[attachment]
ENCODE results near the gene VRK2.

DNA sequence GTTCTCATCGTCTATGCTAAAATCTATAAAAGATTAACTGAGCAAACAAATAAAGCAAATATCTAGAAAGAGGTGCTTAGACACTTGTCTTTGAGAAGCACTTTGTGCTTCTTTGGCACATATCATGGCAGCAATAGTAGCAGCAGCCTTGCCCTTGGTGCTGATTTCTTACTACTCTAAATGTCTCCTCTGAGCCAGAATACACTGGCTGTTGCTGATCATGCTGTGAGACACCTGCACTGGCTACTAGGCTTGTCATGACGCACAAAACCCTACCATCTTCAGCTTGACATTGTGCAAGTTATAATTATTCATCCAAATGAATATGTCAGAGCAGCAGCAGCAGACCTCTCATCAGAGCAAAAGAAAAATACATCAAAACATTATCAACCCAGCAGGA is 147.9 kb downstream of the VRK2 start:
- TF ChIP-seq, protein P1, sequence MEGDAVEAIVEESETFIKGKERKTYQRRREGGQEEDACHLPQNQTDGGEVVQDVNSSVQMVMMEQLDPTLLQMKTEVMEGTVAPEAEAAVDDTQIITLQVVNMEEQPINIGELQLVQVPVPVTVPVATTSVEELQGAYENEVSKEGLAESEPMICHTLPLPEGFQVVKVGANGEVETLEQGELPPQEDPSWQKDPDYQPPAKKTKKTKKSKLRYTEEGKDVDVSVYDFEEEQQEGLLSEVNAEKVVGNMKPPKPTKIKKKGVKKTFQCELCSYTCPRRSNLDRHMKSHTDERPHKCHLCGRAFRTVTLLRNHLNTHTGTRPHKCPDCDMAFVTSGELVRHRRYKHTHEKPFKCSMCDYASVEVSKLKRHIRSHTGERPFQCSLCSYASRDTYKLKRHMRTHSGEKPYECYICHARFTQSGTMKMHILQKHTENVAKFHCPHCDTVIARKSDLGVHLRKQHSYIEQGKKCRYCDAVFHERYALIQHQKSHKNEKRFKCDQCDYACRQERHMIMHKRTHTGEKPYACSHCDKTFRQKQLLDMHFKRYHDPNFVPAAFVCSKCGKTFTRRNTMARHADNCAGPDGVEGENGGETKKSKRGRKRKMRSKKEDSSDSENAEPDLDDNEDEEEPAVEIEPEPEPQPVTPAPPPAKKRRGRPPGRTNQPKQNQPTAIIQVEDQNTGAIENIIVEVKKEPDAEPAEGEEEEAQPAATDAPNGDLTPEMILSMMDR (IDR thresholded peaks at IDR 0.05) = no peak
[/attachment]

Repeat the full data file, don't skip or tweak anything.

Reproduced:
ENCODE results near the gene VRK2.

DNA sequence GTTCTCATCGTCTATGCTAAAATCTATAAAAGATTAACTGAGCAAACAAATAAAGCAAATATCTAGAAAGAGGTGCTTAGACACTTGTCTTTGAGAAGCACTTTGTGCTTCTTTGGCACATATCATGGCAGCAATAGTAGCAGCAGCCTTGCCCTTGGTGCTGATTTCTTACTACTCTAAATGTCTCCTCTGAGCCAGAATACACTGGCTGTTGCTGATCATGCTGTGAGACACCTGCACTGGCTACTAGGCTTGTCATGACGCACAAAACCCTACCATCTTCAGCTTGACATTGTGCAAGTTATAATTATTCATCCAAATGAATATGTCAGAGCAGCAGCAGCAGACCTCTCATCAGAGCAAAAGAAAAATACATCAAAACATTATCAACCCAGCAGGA is 147.9 kb downstream of the VRK2 start:
- TF ChIP-seq, protein P1, sequence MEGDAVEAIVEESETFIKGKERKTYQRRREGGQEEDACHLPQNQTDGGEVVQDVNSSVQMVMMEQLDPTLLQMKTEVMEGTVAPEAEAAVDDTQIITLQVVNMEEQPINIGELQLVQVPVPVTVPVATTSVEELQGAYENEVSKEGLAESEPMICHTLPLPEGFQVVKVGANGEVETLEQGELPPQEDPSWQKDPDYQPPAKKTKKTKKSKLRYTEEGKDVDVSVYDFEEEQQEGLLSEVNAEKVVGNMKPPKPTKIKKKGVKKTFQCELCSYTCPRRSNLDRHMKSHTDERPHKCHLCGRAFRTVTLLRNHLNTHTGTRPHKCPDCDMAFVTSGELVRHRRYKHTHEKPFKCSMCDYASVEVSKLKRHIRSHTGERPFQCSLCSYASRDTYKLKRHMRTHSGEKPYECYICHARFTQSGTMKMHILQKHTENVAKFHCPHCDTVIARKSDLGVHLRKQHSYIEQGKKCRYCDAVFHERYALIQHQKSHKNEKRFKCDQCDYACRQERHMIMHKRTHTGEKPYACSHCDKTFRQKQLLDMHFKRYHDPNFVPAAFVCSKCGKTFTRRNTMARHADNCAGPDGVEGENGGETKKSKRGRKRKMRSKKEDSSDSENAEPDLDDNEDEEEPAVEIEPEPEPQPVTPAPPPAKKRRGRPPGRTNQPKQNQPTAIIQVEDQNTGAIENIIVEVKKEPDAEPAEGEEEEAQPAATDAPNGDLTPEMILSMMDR (IDR thresholded peaks at IDR 0.05) = no peak